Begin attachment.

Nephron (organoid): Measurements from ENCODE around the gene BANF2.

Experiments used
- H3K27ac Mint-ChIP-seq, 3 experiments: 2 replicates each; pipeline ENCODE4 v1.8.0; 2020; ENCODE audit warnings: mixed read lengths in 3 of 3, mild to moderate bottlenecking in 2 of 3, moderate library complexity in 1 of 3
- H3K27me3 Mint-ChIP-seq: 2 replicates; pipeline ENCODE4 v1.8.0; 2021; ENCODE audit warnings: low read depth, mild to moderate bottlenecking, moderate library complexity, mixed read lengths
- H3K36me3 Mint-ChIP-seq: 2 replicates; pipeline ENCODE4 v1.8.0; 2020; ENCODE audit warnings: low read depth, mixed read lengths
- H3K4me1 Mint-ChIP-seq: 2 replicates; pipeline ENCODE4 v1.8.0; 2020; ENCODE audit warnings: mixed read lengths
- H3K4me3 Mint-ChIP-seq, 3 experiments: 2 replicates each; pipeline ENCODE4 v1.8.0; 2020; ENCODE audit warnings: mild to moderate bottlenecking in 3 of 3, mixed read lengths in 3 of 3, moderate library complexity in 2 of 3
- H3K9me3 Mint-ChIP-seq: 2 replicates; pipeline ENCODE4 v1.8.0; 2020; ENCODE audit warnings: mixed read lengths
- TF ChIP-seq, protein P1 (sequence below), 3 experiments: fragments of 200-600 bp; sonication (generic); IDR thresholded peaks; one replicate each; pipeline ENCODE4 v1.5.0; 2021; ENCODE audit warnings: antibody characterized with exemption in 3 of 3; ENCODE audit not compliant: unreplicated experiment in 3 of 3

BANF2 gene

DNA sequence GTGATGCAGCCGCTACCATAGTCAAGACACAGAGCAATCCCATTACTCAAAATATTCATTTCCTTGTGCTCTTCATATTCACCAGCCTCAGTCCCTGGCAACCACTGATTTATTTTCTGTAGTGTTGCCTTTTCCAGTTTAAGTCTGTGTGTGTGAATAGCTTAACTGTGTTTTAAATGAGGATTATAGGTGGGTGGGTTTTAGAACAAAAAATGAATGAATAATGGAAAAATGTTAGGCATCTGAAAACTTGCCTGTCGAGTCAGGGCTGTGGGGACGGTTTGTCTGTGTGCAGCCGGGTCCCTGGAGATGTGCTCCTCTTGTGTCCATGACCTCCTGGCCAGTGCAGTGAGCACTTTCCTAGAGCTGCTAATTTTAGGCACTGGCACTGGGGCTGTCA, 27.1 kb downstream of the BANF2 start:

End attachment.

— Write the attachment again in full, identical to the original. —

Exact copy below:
Nephron (organoid): Measurements from ENCODE around the gene BANF2.

Experiments used
- H3K27ac Mint-ChIP-seq, 3 experiments: 2 replicates each; pipeline ENCODE4 v1.8.0; 2020; ENCODE audit warnings: mixed read lengths in 3 of 3, mild to moderate bottlenecking in 2 of 3, moderate library complexity in 1 of 3
- H3K27me3 Mint-ChIP-seq: 2 replicates; pipeline ENCODE4 v1.8.0; 2021; ENCODE audit warnings: low read depth, mild to moderate bottlenecking, moderate library complexity, mixed read lengths
- H3K36me3 Mint-ChIP-seq: 2 replicates; pipeline ENCODE4 v1.8.0; 2020; ENCODE audit warnings: low read depth, mixed read lengths
- H3K4me1 Mint-ChIP-seq: 2 replicates; pipeline ENCODE4 v1.8.0; 2020; ENCODE audit warnings: mixed read lengths
- H3K4me3 Mint-ChIP-seq, 3 experiments: 2 replicates each; pipeline ENCODE4 v1.8.0; 2020; ENCODE audit warnings: mild to moderate bottlenecking in 3 of 3, mixed read lengths in 3 of 3, moderate library complexity in 2 of 3
- H3K9me3 Mint-ChIP-seq: 2 replicates; pipeline ENCODE4 v1.8.0; 2020; ENCODE audit warnings: mixed read lengths
- TF ChIP-seq, protein P1 (sequence below), 3 experiments: fragments of 200-600 bp; sonication (generic); IDR thresholded peaks; one replicate each; pipeline ENCODE4 v1.5.0; 2021; ENCODE audit warnings: antibody characterized with exemption in 3 of 3; ENCODE audit not compliant: unreplicated experiment in 3 of 3

BANF2 gene

DNA sequence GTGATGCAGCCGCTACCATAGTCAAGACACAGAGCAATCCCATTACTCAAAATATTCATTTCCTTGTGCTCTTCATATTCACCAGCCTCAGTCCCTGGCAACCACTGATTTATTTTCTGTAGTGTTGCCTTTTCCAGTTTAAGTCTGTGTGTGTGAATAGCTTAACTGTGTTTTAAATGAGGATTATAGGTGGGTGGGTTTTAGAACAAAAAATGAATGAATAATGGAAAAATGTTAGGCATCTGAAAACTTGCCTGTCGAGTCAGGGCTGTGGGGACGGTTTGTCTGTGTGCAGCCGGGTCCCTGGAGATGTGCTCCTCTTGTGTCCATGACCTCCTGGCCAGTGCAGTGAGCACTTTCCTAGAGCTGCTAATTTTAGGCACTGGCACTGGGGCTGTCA, 27.1 kb downstream of the BANF2 start: